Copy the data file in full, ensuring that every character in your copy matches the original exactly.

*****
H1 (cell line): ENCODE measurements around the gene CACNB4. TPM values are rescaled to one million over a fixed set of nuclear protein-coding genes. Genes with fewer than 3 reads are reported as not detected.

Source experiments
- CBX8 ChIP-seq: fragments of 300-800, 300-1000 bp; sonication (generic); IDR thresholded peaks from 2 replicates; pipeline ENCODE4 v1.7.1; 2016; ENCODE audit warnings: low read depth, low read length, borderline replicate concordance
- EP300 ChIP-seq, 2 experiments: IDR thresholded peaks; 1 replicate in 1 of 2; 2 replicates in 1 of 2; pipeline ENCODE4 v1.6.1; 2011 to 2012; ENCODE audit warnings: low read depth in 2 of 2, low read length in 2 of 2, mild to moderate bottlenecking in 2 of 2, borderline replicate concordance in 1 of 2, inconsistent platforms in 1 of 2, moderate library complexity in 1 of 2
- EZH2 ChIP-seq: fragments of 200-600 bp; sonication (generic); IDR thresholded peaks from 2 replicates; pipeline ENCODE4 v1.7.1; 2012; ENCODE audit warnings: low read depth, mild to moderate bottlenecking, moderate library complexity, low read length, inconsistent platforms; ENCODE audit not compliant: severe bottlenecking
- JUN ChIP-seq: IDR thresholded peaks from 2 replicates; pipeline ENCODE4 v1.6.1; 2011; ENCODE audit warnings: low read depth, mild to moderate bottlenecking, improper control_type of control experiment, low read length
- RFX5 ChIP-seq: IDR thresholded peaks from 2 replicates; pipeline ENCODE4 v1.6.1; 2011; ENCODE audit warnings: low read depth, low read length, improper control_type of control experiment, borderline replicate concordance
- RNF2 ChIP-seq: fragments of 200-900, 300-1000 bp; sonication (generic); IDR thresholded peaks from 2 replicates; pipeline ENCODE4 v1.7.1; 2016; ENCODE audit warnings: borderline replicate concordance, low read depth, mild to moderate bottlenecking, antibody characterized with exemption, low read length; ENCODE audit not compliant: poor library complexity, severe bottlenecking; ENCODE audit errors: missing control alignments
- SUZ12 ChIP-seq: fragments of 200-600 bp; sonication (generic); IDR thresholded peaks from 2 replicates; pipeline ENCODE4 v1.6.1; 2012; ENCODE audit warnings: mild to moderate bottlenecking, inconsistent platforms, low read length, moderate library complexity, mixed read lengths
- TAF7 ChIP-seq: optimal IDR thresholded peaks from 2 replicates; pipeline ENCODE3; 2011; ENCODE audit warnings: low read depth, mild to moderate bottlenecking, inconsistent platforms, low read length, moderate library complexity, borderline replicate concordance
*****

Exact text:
H1 (cell line): ENCODE measurements around the gene CACNB4. TPM values are rescaled to one million over a fixed set of nuclear protein-coding genes. Genes with fewer than 3 reads are reported as not detected.

Source experiments
- CBX8 ChIP-seq: fragments of 300-800, 300-1000 bp; sonication (generic); IDR thresholded peaks from 2 replicates; pipeline ENCODE4 v1.7.1; 2016; ENCODE audit warnings: low read depth, low read length, borderline replicate concordance
- EP300 ChIP-seq, 2 experiments: IDR thresholded peaks; 1 replicate in 1 of 2; 2 replicates in 1 of 2; pipeline ENCODE4 v1.6.1; 2011 to 2012; ENCODE audit warnings: low read depth in 2 of 2, low read length in 2 of 2, mild to moderate bottlenecking in 2 of 2, borderline replicate concordance in 1 of 2, inconsistent platforms in 1 of 2, moderate library complexity in 1 of 2
- EZH2 ChIP-seq: fragments of 200-600 bp; sonication (generic); IDR thresholded peaks from 2 replicates; pipeline ENCODE4 v1.7.1; 2012; ENCODE audit warnings: low read depth, mild to moderate bottlenecking, moderate library complexity, low read length, inconsistent platforms; ENCODE audit not compliant: severe bottlenecking
- JUN ChIP-seq: IDR thresholded peaks from 2 replicates; pipeline ENCODE4 v1.6.1; 2011; ENCODE audit warnings: low read depth, mild to moderate bottlenecking, improper control_type of control experiment, low read length
- RFX5 ChIP-seq: IDR thresholded peaks from 2 replicates; pipeline ENCODE4 v1.6.1; 2011; ENCODE audit warnings: low read depth, low read length, improper control_type of control experiment, borderline replicate concordance
- RNF2 ChIP-seq: fragments of 200-900, 300-1000 bp; sonication (generic); IDR thresholded peaks from 2 replicates; pipeline ENCODE4 v1.7.1; 2016; ENCODE audit warnings: borderline replicate concordance, low read depth, mild to moderate bottlenecking, antibody characterized with exemption, low read length; ENCODE audit not compliant: poor library complexity, severe bottlenecking; ENCODE audit errors: missing control alignments
- SUZ12 ChIP-seq: fragments of 200-600 bp; sonication (generic); IDR thresholded peaks from 2 replicates; pipeline ENCODE4 v1.6.1; 2012; ENCODE audit warnings: mild to moderate bottlenecking, inconsistent platforms, low read length, moderate library complexity, mixed read lengths
- TAF7 ChIP-seq: optimal IDR thresholded peaks from 2 replicates; pipeline ENCODE3; 2011; ENCODE audit warnings: low read depth, mild to moderate bottlenecking, inconsistent platforms, low read length, moderate library complexity, borderline replicate concordance